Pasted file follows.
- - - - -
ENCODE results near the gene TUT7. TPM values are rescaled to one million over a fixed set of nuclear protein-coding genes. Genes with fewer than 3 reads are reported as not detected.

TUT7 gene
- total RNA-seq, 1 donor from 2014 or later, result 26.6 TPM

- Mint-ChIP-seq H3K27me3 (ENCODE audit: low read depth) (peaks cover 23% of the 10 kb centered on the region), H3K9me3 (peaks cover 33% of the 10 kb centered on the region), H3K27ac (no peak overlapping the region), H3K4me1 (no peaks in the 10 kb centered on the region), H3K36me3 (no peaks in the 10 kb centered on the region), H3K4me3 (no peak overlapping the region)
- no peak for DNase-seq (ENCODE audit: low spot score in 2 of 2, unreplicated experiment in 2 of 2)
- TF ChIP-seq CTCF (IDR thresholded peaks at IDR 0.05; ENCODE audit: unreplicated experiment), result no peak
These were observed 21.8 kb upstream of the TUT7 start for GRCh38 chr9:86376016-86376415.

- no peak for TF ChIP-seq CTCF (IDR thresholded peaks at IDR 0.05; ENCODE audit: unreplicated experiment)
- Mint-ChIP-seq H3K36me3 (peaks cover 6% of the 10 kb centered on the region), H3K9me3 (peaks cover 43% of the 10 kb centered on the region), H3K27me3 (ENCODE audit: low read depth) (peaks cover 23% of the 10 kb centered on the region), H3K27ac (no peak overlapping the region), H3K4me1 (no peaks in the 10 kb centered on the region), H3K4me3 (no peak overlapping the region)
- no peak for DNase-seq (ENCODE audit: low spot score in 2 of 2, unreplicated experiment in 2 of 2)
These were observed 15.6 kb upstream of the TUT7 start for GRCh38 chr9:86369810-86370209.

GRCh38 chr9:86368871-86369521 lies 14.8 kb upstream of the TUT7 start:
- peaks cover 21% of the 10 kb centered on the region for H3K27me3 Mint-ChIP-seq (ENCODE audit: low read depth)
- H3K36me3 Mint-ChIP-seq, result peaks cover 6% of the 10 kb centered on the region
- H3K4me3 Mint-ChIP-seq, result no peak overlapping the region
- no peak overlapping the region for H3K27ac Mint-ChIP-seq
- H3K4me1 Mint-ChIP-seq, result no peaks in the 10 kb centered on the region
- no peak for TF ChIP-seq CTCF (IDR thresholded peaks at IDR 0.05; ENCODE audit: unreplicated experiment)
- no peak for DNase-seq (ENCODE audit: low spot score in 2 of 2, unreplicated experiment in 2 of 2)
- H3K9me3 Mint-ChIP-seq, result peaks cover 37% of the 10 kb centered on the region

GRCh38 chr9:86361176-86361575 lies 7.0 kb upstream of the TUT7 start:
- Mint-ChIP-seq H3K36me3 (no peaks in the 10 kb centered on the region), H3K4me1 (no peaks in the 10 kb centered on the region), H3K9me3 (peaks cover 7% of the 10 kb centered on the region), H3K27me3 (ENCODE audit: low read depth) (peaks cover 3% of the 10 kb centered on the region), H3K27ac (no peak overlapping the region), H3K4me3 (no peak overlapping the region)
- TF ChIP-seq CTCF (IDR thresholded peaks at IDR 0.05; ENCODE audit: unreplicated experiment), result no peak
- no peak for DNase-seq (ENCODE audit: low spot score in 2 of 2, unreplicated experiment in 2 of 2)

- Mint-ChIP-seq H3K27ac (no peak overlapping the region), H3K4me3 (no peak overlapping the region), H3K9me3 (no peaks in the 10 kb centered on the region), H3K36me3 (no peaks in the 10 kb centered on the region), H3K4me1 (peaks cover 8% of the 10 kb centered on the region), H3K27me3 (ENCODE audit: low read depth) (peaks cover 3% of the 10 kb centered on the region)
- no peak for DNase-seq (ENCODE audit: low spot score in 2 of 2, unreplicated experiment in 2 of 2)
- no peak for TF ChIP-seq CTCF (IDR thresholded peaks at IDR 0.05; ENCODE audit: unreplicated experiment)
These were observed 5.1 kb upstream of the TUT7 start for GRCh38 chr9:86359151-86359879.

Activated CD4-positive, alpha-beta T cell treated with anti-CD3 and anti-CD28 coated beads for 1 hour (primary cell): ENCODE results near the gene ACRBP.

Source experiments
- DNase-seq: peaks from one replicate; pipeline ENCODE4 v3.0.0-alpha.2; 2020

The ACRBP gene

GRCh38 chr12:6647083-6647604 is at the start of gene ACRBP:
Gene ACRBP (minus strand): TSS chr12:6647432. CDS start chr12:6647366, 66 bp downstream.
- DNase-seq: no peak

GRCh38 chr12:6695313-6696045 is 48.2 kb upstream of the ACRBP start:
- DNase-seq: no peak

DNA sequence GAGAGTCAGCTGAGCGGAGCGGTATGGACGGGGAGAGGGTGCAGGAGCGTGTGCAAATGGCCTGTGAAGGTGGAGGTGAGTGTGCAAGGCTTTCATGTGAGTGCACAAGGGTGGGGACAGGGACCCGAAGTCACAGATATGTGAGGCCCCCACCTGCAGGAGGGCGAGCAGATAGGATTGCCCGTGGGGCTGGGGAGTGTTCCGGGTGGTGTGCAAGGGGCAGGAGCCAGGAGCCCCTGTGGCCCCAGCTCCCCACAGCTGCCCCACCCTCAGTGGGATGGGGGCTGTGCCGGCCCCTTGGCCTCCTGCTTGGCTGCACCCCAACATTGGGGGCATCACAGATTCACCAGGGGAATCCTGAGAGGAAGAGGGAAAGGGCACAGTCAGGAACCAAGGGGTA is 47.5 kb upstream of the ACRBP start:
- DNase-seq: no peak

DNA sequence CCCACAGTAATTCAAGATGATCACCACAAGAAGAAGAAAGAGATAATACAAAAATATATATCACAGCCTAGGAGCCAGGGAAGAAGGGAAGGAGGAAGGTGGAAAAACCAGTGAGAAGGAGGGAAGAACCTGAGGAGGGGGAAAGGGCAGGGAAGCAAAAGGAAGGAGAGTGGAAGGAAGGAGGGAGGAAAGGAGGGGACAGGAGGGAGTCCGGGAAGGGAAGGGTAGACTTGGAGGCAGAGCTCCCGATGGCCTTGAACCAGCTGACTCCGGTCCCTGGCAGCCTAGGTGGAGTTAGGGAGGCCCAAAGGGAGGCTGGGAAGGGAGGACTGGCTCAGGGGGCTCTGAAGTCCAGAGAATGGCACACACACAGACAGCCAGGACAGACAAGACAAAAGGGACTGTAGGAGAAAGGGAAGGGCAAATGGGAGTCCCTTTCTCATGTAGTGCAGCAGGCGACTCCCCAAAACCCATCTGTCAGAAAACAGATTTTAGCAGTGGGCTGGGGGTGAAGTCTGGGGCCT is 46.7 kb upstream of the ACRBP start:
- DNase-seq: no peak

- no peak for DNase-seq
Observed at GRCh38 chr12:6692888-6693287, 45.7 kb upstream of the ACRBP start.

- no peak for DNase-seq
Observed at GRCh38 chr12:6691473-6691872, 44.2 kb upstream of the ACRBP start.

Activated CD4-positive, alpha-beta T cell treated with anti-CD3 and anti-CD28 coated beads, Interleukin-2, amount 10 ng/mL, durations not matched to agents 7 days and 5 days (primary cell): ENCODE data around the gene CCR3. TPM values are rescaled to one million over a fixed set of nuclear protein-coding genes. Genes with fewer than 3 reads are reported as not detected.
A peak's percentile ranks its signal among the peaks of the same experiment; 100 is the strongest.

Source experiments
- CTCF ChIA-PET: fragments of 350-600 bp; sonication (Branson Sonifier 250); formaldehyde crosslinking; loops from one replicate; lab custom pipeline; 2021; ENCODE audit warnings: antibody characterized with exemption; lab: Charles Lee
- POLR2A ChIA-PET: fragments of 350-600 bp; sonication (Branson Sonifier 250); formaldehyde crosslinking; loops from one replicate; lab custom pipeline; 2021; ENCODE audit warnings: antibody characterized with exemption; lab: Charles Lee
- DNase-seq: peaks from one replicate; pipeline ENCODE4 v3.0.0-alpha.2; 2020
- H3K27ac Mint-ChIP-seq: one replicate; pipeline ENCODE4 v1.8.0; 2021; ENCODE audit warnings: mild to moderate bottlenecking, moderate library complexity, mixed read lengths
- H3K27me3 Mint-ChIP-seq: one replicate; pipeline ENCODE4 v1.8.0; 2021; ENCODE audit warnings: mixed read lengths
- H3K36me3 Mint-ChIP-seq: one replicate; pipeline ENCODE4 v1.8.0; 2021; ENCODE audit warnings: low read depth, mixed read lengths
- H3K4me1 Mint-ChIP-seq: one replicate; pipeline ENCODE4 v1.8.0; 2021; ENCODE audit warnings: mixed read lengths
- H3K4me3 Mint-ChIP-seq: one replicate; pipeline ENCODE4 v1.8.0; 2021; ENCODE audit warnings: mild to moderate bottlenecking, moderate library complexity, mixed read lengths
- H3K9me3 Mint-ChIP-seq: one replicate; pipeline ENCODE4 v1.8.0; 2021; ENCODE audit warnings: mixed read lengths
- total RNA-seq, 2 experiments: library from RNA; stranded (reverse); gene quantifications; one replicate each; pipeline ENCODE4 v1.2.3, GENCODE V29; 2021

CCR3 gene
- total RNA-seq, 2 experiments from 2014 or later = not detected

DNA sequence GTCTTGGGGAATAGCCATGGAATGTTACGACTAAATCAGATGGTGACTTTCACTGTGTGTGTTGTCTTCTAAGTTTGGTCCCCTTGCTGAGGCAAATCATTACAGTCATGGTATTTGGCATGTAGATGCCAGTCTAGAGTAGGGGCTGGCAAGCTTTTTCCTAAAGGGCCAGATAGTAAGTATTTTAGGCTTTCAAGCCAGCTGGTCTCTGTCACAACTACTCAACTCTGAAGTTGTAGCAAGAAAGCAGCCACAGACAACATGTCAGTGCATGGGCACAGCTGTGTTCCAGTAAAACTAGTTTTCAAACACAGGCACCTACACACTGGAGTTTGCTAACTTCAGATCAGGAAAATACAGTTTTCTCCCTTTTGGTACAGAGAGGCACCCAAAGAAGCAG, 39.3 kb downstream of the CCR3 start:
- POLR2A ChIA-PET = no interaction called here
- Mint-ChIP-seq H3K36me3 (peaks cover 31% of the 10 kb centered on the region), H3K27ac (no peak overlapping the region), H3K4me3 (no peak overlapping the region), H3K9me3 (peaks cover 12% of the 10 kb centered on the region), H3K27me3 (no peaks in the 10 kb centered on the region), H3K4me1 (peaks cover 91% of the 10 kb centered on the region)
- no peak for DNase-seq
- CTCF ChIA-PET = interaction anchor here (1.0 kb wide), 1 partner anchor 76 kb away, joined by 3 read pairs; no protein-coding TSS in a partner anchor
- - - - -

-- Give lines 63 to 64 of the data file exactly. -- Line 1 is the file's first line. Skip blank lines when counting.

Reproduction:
- Mint-ChIP-seq H3K36me3 (peaks cover 31% of the 10 kb centered on the region), H3K27ac (no peak overlapping the region), H3K4me3 (no peak overlapping the region), H3K9me3 (peaks cover 12% of the 10 kb centered on the region), H3K27me3 (no peaks in the 10 kb centered on the region), H3K4me1 (peaks cover 91% of the 10 kb centered on the region)
- no peak for DNase-seq